The same is true of a brain. You can change your approach to a problem; but you can't change the fact that your behavior is ultimately confined to the way your brain works, which is restricted to obeying physical laws.

When we learn things, we are literally rewiring our brain to make different kinds of connections. But that's no different from changing the data on a Turing Machine tape, instructing the program to go this way instead of that way. It doesn't mean that you can eliminate or jump out of the tape.

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Author: zim14 Big red star, 1000 posts Old School Fool Add to my Favorite Fools Ignore this person (you won't see their posts anymore) Number: 341 of 377
Subject: Re: Mind as machine Date: 11/8/2005 7:45 PM
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I had a feeling this was the turn the discussion would take. I intentionally stayed away from it because it's the hardest spot to address with a simple and cogent argument. I'll do my best to explain to you what bothers me about opening mind as a formal system to all sorts of influences from outside. Hopefully, at the end of this post, it will have made some sense to you.

So, we're discussing whether the brain or mind is a formal system. You and I are pretty much agreed that whatever goes on in our skulls is not supernatural. Why do you and I care whether the brain is a formal system? I'm not terribly sure except that it's just something fun to argue. But I'm willing to bet you're batting for the AI team, and I'm on the other side just for the hell of it. It's not important to me that we have feelings and computers don't, and I'm not (yet) afraid of an intergalactic computer tyranny, or losing my job to a Dr. Flat Screen.

First, I'll say that not having read Turing's and Godel's actual works (and doubting I know the math to digest them), but rather having read the "Cliff Notes", I get pretty nauseated by my own "speaking as if I understand Turing and Godel"-ness. But hey, there are a lot of people out there who talk about relativity and space-time with some ease even though they don't know the math. And I do listen to them....

It was a fallacy to say: No formal system is both consistent and complete; No human is both consisent and complete; Therefore, all humans are formal systems. So you're stuck with the argument that computers are formal systems-humans are computers-humans are therefore formal systems.

Computers are formal systems: no argument.

I still think it's a stretch to compare the brain with a Turing machine. The symbols that are permissible on the tape are finite in number, I think even for the universal Turing machine (correct?). The correlate would be a finite set of symbols in a formal system. I can't see that being the case for a brain, thought I don't propose to know what a symbol for a brain would be. Action potentials, inhibitory potentials (whose magnitudes are on a continuum), synaptic potentials (again on a continuum), gap juntion conduction (again on a continuum)? The continua bug the hell out of me because every symbol (i.e. 1,0,a,b,c) in every cell of that tape is a discrete value, and there is a finite set of values allowed on the tape. Doesn't that bug the crap out of you? I guess the question is, do you really believe that the universal Turing machine could replicate the brain? That the Turing machine, even if allowed to work with infinite speed, could replicate the seemingly infinite continuous variables using its handicapped discrete variables? Now, add to that the effects of light/radiation on DNA structure, function and integrity, chemicals that influence membrane fluidity, receptor function, ion channel function. And these external influences have variable and interacting dose-response relationships that the brain "knows" nothing about, that it doesn't "plan for", that it isn't created to "read". The Turing machine is out the window for me....... It makes the Turing machine a mouse trap in comparison.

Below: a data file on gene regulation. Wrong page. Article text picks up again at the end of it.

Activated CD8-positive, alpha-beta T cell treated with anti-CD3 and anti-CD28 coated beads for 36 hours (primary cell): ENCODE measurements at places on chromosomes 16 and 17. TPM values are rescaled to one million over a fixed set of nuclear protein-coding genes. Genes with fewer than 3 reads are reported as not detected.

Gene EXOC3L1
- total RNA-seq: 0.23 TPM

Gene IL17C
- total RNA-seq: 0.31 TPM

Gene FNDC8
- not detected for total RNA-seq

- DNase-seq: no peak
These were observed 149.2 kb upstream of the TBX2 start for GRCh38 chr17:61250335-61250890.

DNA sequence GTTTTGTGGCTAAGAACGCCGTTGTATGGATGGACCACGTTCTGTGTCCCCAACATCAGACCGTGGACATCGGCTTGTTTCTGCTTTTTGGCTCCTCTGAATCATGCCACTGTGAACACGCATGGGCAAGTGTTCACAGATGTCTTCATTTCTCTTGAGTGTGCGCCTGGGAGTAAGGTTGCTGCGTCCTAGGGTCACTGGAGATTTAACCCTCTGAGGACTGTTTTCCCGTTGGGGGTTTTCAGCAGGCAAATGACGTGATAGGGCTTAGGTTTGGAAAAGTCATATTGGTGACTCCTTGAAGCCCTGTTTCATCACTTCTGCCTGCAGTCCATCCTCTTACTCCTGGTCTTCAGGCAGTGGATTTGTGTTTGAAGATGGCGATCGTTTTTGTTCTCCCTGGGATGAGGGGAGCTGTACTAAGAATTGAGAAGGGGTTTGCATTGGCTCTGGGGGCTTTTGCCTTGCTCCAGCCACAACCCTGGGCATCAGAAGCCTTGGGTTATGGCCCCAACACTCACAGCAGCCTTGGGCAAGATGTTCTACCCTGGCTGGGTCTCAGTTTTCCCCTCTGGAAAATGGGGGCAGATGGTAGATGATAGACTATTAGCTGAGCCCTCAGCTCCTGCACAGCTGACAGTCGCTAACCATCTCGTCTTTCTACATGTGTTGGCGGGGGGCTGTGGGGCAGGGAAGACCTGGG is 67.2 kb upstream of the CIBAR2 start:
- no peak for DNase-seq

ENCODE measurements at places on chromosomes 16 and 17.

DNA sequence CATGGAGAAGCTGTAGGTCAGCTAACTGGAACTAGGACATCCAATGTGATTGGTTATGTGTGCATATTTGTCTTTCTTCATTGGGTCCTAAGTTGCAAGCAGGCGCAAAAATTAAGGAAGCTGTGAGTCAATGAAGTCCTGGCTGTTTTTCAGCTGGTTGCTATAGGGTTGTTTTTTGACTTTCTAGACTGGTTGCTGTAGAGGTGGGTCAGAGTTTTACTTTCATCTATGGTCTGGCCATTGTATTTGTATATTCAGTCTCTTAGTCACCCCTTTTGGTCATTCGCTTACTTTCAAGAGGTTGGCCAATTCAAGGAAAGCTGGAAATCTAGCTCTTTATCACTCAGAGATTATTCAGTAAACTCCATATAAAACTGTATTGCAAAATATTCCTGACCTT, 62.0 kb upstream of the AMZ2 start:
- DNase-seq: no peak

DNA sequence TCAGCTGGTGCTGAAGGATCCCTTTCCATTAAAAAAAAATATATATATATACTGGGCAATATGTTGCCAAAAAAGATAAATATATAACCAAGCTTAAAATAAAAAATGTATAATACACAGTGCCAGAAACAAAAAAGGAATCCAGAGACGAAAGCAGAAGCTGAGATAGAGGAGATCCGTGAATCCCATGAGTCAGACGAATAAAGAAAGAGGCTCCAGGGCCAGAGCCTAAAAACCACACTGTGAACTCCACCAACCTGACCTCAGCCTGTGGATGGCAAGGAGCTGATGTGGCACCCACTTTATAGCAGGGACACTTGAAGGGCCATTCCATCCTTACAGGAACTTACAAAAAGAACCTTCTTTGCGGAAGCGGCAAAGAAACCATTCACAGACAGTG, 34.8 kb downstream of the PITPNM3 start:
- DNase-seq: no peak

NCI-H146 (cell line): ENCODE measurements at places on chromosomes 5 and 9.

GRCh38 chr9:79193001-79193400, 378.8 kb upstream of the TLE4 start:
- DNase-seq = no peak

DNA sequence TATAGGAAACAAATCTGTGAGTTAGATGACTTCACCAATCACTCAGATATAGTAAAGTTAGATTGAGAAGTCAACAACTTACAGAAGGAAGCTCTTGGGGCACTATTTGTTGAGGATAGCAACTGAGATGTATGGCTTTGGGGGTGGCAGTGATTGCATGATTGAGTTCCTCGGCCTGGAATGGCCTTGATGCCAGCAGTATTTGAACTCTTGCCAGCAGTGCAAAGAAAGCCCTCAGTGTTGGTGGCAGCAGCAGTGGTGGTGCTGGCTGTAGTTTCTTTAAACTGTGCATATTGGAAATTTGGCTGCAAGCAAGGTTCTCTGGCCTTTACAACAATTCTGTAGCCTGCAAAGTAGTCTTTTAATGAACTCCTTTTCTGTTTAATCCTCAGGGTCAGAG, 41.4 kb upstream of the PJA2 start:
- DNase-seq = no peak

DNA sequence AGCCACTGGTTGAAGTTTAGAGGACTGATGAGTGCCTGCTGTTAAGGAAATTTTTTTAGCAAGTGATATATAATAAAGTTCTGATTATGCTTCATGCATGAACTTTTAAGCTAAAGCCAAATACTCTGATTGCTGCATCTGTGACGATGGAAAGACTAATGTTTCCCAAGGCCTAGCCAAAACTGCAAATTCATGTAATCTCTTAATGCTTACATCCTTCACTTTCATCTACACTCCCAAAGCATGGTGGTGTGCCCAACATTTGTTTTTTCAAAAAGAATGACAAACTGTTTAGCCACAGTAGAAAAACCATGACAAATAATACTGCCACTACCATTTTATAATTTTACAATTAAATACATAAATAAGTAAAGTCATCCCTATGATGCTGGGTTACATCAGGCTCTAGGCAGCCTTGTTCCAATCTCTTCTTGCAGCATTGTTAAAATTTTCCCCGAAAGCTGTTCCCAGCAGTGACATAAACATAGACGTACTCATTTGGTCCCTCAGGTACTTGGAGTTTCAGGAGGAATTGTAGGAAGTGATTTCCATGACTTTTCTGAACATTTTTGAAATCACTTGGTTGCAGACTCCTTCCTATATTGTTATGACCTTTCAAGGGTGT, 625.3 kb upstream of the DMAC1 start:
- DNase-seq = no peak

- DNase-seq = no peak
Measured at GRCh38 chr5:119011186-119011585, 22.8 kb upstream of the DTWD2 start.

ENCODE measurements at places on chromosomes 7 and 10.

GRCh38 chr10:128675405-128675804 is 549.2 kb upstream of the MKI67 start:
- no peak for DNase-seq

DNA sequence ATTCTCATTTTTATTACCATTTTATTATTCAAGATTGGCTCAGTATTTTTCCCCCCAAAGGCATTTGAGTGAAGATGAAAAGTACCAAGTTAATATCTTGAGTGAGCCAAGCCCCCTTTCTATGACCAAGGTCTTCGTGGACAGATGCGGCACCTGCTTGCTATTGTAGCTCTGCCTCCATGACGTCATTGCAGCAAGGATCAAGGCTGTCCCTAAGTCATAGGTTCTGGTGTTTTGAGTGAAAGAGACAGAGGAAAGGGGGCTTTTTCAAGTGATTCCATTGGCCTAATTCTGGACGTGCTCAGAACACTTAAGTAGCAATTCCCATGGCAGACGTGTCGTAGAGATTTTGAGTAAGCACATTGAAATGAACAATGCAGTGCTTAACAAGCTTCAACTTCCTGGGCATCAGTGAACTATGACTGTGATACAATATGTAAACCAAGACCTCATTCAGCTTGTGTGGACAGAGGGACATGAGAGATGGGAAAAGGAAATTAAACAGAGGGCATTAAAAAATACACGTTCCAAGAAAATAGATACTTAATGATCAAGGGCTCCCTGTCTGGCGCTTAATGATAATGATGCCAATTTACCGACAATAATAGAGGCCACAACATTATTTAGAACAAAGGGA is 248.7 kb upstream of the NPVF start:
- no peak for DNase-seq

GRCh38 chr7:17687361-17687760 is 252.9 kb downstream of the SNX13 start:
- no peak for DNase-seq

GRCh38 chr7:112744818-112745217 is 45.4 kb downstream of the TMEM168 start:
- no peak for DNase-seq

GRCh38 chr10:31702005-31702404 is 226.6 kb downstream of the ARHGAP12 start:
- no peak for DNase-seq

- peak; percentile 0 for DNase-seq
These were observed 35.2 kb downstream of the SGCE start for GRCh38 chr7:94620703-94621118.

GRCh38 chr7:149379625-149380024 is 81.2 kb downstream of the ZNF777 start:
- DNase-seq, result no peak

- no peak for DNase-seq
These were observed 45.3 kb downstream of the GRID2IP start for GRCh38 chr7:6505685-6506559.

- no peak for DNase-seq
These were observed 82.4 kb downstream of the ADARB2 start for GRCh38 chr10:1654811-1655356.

I don't think it will take a lot of explaining to get to the crux of where I get squeamishly uncomfortable with the concepts. I think you've already said it, in fact: computers and brains have to work within the confines of what matter and energy can do. That is the only level at which you can hope to compare them and come to the conclusion that since a computer is a formal system, and since the brain is a computer, then the brain is a formal system. I think you can rephrase your argument as : Since brains and computers obey the laws of physics, and since the laws of physics are a formal system, then brains and computers emulate (are) formal systems. Do you agree with this summation?

If you agree, then I have a hard time understanding where you set up boundaries. Is the hydrogen atom then a formal system unto itself? Is a quark? Does this not become absurd?
What are the symbols, rules, WFF's?

Are the laws of physics inconsistent and/or incomplete as must be true for a formal system? (of course, our *understandings* of those laws are both, but that is not the same).

Did Godel or Turing ever comment on these sorts of questions?

Last question: have I gone way out on a tangent here? Does this represent your view?